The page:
By Cole Parkinson
With Kochia causing problems across the Municipal District of Taber, administration is looking to add it to their list as a noxious weed.
After changes were made to the Weed Control Act in 2008, the M.D. of Taber didn’t update their bylaw to include Kochia as a noxious weed.
The updated Weed Control bylaw has two distinctions for weeds — prohibited noxious (most invasive, hard to control plants) and noxious (very invasive but possibly easier to control).
“This is something new for council. I have not been a part of doing this before, as I stated in our RFD. Once upon a time, the municipality used to have Kochia elevated so we could give out weed notices under the Weed Act. A number of years ago, the Weed Control Act was changed and upgraded. In doing so, all of the municipalities across the province that had certain weeds elevated, they had to go and do it again. It was never done at the M.D. of Taber,” explained Jason Bullock, director of Agricultural Services at M.D. council’s July 27 meeting. “I’m asking for council to elevate Kochia within the municipal borders to a noxious designation.”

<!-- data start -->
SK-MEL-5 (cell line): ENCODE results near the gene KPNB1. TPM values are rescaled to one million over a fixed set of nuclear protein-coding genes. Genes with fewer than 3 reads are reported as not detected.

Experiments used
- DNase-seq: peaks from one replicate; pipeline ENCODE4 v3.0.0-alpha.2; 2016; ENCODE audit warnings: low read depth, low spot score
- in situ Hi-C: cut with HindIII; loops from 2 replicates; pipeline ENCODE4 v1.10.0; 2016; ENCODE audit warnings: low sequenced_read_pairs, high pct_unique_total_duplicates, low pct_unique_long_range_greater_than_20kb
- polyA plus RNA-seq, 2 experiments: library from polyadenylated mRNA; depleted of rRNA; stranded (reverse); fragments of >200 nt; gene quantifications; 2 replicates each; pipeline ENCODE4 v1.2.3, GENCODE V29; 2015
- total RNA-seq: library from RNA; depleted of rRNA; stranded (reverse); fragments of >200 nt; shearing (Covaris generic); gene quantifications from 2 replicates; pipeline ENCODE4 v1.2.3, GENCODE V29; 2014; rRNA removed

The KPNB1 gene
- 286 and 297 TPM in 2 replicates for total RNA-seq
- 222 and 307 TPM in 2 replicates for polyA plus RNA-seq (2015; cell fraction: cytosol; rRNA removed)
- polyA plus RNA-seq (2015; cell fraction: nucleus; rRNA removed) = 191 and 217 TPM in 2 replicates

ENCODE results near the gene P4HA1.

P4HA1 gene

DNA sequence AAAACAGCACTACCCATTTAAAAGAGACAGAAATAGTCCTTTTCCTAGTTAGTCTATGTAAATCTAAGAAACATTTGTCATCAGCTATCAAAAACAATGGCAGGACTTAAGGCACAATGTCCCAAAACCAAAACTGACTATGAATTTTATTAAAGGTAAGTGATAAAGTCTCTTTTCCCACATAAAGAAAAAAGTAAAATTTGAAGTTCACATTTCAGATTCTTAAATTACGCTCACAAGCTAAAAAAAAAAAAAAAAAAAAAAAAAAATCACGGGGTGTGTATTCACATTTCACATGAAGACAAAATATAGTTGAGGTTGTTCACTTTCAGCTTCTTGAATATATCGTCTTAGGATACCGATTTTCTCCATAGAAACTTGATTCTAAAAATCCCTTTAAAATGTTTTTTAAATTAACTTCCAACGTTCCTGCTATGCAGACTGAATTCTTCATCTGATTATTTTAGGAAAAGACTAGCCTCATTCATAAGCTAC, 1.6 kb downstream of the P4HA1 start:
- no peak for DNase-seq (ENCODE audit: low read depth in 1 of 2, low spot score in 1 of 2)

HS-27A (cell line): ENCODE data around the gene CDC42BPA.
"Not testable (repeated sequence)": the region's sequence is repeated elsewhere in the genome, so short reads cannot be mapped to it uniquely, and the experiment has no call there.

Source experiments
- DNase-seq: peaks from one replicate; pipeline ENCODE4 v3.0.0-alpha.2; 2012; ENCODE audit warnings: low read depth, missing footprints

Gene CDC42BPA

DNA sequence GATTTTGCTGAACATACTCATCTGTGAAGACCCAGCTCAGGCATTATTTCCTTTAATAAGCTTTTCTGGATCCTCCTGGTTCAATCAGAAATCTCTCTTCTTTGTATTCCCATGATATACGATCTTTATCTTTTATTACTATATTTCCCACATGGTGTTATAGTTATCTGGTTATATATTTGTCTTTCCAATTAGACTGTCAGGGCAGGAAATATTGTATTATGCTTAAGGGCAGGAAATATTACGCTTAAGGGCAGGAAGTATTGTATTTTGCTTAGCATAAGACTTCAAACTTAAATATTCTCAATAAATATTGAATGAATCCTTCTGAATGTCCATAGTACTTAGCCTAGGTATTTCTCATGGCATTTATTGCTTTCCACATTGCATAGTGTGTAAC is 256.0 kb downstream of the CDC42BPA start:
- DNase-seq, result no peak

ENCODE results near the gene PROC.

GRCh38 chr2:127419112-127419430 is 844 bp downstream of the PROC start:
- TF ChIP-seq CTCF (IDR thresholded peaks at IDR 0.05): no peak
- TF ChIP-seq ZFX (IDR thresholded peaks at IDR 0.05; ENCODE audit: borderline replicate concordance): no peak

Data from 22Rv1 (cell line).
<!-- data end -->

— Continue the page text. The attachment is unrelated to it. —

After tons of heat this summer, administration has noticed Kochia cropping up across the municipality.
While the bylaw wouldn’t be updated in time for this season, as the bylaw would be sent away to the minister of Agriculture and Forestry to be approved and signed, they wanted to get a head start for next season.
“This year, with our Kochia that’s growing profusely when everything else is not. I need to have the ability to use the Weed Act to give notices for Kochia. We’ve got a number of quarter sections around the M.D. that are not farmed or anything and they’re just growing weeds, mostly Kochia. I have nothing to work with the landowners under this,” added Bullock.
Council inquired if administration knew if other nearby municipalities also included Kochia as a noxious weed in their bylaws.
“I don’t specifically know about Kochia, but the majority of municipalities have elevated weeds that are problems in their areas,” answered Bullock.
Council also asked why the province didn’t consider Kochia as a weed within the act.
“It’s grown in many areas as cattle feed. I know my uncle seeds it and silages it on marginal land and it grows on marginal land really well,” replied Bullock.
With the bylaw needing to be sent to the province if first and second reading were carried, council asked when it could potentially be brought back for third reading.
“I’m guessing we’ll probably see it back in October, November,” stated Bullock. “It won’t be for this season, but it’ll be usable into the future.”
Council unanimously carried first and second reading of the bylaw.